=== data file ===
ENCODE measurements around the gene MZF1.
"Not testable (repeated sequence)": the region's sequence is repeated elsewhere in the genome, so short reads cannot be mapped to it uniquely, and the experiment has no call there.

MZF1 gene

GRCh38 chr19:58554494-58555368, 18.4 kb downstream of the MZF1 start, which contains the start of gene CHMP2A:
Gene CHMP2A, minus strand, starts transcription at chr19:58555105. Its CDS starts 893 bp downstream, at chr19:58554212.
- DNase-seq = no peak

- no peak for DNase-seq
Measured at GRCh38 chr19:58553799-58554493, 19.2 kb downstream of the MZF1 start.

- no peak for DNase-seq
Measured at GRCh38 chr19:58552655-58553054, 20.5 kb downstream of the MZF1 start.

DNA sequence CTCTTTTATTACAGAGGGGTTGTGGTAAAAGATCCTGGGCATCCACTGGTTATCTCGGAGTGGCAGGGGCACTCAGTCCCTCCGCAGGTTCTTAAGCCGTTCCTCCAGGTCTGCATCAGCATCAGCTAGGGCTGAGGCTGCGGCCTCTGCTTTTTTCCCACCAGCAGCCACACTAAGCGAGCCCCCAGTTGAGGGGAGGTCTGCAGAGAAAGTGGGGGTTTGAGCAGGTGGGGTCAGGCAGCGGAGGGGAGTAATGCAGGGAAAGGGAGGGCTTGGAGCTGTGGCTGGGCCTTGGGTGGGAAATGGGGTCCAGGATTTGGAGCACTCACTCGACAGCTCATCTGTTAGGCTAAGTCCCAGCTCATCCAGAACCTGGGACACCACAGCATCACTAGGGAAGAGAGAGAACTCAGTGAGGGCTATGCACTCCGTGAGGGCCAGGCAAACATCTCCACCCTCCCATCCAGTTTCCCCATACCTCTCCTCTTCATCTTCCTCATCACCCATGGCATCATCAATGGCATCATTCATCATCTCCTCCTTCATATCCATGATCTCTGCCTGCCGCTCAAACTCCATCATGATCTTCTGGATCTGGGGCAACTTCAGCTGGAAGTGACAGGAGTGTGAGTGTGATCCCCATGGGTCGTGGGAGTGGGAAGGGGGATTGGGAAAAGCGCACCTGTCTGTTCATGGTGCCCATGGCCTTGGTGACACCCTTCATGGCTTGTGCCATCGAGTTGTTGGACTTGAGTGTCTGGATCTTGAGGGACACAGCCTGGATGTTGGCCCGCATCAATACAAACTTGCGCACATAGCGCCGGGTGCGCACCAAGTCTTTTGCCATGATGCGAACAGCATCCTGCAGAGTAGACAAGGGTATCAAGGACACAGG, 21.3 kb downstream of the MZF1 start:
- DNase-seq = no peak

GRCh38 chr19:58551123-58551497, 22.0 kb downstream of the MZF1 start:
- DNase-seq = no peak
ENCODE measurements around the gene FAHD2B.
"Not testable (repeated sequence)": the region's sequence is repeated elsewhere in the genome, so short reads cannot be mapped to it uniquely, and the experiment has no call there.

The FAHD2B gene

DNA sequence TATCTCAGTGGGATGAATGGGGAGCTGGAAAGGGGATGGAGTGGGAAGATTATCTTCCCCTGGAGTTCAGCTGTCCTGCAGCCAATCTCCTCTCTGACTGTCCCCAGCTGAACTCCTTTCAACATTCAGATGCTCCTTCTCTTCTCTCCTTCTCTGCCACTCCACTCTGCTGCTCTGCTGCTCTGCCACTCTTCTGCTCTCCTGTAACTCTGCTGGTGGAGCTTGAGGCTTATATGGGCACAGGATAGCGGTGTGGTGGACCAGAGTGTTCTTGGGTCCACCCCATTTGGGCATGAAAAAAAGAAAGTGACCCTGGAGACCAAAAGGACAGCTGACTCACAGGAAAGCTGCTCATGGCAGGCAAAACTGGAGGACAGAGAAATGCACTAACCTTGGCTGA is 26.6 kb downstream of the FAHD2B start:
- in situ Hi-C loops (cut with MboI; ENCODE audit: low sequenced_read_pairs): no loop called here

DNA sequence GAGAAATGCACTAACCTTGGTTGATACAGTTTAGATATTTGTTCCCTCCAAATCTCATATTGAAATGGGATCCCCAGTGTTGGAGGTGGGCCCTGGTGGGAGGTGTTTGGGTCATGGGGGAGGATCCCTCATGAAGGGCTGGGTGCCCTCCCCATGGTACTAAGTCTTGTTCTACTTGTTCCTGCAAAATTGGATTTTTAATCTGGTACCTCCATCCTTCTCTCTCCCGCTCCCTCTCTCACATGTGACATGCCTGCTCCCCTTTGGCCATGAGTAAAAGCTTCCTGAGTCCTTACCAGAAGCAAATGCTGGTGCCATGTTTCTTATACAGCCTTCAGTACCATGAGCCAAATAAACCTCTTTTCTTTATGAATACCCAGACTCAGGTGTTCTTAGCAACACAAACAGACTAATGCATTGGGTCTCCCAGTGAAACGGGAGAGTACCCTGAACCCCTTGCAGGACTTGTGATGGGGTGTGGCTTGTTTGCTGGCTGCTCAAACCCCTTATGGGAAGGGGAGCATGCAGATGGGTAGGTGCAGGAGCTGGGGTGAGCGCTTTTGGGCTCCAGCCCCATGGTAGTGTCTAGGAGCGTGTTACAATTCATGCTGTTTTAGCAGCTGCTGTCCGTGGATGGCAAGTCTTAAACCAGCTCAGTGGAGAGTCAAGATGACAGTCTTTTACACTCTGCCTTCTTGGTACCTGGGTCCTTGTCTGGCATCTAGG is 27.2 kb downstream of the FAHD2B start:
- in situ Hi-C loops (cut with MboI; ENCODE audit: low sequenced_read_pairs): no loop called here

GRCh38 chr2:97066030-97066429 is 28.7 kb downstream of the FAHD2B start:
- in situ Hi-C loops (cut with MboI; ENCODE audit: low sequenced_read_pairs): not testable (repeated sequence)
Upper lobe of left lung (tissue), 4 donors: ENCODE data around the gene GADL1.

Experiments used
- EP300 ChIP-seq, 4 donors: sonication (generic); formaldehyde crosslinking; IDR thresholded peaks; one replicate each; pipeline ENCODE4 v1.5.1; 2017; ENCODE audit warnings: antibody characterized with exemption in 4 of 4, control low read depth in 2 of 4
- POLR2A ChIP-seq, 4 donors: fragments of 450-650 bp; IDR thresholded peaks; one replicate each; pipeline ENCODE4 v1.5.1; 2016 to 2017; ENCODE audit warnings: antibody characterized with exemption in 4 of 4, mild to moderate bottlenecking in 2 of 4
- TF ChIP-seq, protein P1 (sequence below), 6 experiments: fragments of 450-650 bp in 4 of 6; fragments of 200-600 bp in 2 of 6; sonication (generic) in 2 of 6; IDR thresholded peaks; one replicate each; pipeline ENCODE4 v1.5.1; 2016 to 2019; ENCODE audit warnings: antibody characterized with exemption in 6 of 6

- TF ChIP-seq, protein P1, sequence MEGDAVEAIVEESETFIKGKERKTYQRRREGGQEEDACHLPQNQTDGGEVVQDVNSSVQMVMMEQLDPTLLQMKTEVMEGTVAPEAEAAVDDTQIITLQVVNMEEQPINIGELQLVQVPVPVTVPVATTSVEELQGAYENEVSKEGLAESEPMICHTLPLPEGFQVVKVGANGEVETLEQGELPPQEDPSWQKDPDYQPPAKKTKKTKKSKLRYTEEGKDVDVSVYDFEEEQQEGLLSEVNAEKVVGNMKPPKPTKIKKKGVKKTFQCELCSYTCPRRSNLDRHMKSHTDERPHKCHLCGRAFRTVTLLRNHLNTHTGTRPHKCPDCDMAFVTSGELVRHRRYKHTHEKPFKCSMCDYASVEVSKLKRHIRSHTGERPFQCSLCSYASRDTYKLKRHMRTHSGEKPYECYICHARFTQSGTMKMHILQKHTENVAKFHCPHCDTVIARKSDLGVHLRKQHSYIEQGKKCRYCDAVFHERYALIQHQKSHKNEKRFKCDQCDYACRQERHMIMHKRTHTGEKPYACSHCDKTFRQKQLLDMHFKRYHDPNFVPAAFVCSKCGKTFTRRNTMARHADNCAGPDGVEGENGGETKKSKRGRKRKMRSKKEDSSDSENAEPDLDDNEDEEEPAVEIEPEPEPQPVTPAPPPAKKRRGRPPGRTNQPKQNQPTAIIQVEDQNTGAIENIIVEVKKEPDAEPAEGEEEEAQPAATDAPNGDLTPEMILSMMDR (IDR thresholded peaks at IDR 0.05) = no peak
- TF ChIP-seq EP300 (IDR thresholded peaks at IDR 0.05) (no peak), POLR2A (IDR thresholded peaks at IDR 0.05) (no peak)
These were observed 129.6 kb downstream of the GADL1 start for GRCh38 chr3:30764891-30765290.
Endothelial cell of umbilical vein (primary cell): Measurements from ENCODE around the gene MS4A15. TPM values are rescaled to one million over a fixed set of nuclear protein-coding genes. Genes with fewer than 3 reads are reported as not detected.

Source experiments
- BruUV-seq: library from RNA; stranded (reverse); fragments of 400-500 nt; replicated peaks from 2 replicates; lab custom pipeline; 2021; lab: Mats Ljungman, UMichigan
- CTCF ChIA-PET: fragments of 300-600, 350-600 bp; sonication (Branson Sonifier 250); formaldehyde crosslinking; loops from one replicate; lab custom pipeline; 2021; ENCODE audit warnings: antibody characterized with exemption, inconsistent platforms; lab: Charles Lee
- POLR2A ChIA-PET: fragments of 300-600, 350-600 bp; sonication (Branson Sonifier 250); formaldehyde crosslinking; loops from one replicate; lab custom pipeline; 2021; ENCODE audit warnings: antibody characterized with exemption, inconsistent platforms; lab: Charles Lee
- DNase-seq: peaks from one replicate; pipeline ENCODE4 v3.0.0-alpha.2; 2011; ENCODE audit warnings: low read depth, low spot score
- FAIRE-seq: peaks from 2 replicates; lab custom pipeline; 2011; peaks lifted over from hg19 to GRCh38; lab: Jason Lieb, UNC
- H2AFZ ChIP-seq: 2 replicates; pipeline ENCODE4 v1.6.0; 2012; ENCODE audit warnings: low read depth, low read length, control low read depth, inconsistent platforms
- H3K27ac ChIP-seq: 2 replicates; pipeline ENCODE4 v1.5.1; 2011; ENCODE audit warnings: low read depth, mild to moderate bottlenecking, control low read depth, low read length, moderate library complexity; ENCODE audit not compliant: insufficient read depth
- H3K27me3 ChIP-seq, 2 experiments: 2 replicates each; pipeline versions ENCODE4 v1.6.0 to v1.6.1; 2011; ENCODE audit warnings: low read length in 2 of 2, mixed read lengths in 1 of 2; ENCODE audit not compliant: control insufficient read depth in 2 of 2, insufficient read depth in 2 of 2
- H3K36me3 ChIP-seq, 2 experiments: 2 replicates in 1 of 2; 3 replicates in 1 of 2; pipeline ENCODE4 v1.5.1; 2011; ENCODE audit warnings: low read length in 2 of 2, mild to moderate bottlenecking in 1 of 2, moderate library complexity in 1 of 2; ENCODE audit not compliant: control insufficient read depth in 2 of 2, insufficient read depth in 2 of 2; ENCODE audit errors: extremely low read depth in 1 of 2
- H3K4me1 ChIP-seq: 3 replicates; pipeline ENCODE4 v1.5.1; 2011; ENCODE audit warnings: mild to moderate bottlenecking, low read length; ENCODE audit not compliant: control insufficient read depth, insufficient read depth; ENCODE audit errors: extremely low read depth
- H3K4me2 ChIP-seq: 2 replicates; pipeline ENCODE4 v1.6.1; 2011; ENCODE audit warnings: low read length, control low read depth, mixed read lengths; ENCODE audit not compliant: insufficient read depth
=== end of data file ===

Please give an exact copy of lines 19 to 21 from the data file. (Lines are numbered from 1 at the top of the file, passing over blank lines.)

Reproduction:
- in situ Hi-C loops (cut with MboI; ENCODE audit: low sequenced_read_pairs): no loop called here

DNA sequence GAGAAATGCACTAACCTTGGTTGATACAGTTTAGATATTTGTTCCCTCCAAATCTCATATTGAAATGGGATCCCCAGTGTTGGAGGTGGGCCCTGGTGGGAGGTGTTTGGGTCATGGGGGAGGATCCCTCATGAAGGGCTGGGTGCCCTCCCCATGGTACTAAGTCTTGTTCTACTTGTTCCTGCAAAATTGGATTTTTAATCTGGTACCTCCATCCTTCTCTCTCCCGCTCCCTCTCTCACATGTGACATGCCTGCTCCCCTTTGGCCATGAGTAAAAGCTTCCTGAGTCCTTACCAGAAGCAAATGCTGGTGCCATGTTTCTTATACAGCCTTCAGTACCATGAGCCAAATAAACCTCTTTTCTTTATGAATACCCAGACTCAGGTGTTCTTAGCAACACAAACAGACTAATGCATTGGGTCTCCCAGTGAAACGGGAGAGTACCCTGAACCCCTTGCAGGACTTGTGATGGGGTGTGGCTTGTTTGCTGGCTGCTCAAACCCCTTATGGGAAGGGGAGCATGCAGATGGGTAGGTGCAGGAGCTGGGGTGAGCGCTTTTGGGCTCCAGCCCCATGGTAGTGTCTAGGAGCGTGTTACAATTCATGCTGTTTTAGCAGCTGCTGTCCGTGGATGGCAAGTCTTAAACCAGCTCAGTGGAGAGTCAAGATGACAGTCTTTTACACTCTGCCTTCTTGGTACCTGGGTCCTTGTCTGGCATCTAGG is 27.2 kb downstream of the FAHD2B start:
- in situ Hi-C loops (cut with MboI; ENCODE audit: low sequenced_read_pairs): no loop called here